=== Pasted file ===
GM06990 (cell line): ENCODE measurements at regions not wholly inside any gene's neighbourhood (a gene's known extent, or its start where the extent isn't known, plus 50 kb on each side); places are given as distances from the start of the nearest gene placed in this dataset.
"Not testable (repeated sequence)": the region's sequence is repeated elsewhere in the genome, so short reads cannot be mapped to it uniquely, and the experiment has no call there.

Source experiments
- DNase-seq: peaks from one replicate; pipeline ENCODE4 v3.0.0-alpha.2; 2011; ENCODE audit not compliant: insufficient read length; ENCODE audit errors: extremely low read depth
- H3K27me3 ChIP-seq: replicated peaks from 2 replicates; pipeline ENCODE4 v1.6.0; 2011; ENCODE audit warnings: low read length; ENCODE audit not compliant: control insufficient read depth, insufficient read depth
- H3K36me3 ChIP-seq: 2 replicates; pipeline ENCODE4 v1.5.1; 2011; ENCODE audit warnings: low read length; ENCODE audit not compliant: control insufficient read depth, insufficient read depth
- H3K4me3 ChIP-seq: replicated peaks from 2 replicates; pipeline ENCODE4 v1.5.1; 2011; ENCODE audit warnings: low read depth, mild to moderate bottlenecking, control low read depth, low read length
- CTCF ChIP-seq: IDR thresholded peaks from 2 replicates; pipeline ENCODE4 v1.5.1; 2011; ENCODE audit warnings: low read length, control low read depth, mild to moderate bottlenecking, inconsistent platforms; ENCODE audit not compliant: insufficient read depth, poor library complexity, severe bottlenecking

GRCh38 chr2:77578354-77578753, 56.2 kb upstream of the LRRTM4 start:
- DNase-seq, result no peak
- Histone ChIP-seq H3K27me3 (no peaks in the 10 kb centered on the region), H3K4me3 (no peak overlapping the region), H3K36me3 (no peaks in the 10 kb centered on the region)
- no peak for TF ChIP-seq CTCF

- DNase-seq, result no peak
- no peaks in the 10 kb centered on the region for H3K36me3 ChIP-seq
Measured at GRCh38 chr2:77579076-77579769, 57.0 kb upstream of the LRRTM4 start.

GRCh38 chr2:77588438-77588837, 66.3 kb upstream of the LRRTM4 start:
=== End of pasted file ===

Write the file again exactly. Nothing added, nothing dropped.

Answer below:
GM06990 (cell line): ENCODE measurements at regions not wholly inside any gene's neighbourhood (a gene's known extent, or its start where the extent isn't known, plus 50 kb on each side); places are given as distances from the start of the nearest gene placed in this dataset.
"Not testable (repeated sequence)": the region's sequence is repeated elsewhere in the genome, so short reads cannot be mapped to it uniquely, and the experiment has no call there.

Source experiments
- DNase-seq: peaks from one replicate; pipeline ENCODE4 v3.0.0-alpha.2; 2011; ENCODE audit not compliant: insufficient read length; ENCODE audit errors: extremely low read depth
- H3K27me3 ChIP-seq: replicated peaks from 2 replicates; pipeline ENCODE4 v1.6.0; 2011; ENCODE audit warnings: low read length; ENCODE audit not compliant: control insufficient read depth, insufficient read depth
- H3K36me3 ChIP-seq: 2 replicates; pipeline ENCODE4 v1.5.1; 2011; ENCODE audit warnings: low read length; ENCODE audit not compliant: control insufficient read depth, insufficient read depth
- H3K4me3 ChIP-seq: replicated peaks from 2 replicates; pipeline ENCODE4 v1.5.1; 2011; ENCODE audit warnings: low read depth, mild to moderate bottlenecking, control low read depth, low read length
- CTCF ChIP-seq: IDR thresholded peaks from 2 replicates; pipeline ENCODE4 v1.5.1; 2011; ENCODE audit warnings: low read length, control low read depth, mild to moderate bottlenecking, inconsistent platforms; ENCODE audit not compliant: insufficient read depth, poor library complexity, severe bottlenecking

GRCh38 chr2:77578354-77578753, 56.2 kb upstream of the LRRTM4 start:
- DNase-seq, result no peak
- Histone ChIP-seq H3K27me3 (no peaks in the 10 kb centered on the region), H3K4me3 (no peak overlapping the region), H3K36me3 (no peaks in the 10 kb centered on the region)
- no peak for TF ChIP-seq CTCF

- DNase-seq, result no peak
- no peaks in the 10 kb centered on the region for H3K36me3 ChIP-seq
Measured at GRCh38 chr2:77579076-77579769, 57.0 kb upstream of the LRRTM4 start.

GRCh38 chr2:77588438-77588837, 66.3 kb upstream of the LRRTM4 start: